Baker Proclaims ‘Hurricane Preparedness Week’

Hurricane Preparedness Week, as proclaimed by Governor Charlie Baker, runs through July 16. All week, the Massachusetts Emergency Management Agency (MEMA) will engage local communities across Massachusetts to highlight the risk of tropical storms and hurricanes, and encourage residents to take steps to prepare. As part of MEMA’s commitment to diversity and equity in emergency planning, this year’s campaign will include information to equip those living with disabilities and specific medical needs.

“Hurricane Preparedness Week is an annual reminder of the hazards that the Commonwealth faces and how residents can prepare during hurricane season,” said Public Safety and Security Secretary Terrence Reidy. “While it’s been 31 years since Hurricane Bob made landfall in New England, hurricanes and tropical storms remain a threat to Massachusetts and we ask residents to learn if they live in a hurricane evacuation zone, develop an emergency plan, build an emergency kit, and stay informed.”

For the 2022 hurricane season, MEMA has continued its longstanding commitment to deepen local, state, federal, and private sector partnerships. The Agency has convened meetings to discuss logistics, operational plans, and capabilities; facilitated a series of tabletop exercises; and participated in a large tabletop exercise with Emergency Support Function (ESF) partners and the National Weather Service. Additionally, MEMA Acting Director Dawn Brantley serves as Co-Chair of the National Emergency Management Association Diversity and Equity Committee which focuses on identifying opportunities to advance diversity and inclusion in the workforce; and ensures equity and accessibility of emergency management policies and programs. While MEMA and its partners are taking steps to ensure the Commonwealth is ready, preparedness is a shared responsibility that all should take part in.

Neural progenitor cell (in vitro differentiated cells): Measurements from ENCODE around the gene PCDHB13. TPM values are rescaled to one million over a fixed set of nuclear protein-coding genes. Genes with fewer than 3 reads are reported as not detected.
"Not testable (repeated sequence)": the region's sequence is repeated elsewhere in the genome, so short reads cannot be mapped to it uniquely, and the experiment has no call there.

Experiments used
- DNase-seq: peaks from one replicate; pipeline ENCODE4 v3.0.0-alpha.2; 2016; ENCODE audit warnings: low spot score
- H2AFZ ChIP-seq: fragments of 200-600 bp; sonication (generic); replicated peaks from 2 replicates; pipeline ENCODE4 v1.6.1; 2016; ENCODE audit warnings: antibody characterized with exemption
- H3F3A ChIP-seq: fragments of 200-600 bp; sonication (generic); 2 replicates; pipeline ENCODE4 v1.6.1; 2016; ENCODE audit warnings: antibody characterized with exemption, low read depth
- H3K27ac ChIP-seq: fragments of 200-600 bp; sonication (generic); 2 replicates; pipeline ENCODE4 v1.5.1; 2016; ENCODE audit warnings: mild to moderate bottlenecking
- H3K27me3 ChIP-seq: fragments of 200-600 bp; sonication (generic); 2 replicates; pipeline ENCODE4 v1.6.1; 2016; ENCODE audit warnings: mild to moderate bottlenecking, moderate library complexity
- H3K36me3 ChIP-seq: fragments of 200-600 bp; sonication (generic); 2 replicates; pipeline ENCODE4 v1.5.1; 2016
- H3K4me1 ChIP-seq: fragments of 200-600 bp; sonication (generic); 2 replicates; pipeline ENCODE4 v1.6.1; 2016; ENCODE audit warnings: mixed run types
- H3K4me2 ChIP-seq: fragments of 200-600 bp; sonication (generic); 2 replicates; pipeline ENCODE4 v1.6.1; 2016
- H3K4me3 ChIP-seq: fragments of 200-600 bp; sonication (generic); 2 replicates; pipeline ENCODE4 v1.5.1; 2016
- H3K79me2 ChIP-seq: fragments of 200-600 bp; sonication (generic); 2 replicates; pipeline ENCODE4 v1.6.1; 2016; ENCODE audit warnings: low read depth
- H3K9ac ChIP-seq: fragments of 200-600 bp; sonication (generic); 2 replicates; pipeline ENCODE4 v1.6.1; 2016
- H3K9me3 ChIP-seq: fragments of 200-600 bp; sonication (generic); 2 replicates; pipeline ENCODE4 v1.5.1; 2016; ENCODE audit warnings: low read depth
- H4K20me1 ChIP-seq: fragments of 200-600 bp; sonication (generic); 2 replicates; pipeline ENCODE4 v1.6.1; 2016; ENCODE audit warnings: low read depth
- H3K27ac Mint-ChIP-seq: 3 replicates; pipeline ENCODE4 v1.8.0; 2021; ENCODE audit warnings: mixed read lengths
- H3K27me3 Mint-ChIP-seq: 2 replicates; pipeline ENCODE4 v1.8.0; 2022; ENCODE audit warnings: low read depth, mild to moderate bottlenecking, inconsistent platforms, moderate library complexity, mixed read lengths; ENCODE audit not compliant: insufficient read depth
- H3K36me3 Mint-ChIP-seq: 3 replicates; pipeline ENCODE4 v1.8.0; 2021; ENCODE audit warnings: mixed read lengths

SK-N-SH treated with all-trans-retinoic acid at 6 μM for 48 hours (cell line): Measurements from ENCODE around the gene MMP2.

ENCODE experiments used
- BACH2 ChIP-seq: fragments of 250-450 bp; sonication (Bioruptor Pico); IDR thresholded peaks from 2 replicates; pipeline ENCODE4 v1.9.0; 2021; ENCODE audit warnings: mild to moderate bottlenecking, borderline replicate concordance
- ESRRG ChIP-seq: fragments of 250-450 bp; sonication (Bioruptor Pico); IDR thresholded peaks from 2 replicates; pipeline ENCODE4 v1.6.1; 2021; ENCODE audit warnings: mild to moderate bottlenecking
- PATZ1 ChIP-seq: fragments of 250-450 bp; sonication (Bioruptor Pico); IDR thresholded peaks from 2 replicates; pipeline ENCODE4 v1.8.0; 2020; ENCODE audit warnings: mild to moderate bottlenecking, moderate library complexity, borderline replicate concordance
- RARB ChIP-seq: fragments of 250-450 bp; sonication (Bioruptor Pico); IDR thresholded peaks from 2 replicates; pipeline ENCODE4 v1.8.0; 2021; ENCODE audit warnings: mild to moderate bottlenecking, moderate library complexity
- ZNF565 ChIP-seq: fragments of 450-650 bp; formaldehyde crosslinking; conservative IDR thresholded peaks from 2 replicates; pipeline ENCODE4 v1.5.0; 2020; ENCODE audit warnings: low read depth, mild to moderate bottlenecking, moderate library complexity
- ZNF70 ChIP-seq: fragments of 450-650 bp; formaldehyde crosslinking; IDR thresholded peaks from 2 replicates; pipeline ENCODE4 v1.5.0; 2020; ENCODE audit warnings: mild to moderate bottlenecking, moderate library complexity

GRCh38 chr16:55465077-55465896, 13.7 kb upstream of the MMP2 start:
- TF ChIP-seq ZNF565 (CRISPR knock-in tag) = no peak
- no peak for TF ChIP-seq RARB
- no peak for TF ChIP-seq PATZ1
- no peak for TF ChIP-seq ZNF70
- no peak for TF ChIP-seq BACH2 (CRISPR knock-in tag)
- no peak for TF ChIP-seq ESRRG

“While MEMA continues to prepare for disasters, we can’t do it alone – preparedness is a whole community responsibility and we want everyone to be prepared for the challenges and impacts they may face in an emergency,” said Massachusetts Emergency Management Agency (MEMA) Acting Director Dawn Brantley. “I urge residents with disabilities and medical needs to take steps to prepare for their circumstances by customizing their emergency plans, gathering necessary supplies and planning with their support network who may be able to assist during a disaster. For those individuals, I want to assure you that MEMA takes accessibility of emergency programs and services very seriously and we work year-round to ensure that we are prepared to support all individuals equally and equitably before, during, and after disasters.”

Plan for Your Unique Needs

Every person and family may have different needs in an emergency. Individuals with disabilities or medical needs may to take extra steps to prepare:

• If you receive medical treatment or home health care services, work with your medical provider to determine how to maintain care and service if you are unable to leave your home or have to evacuate.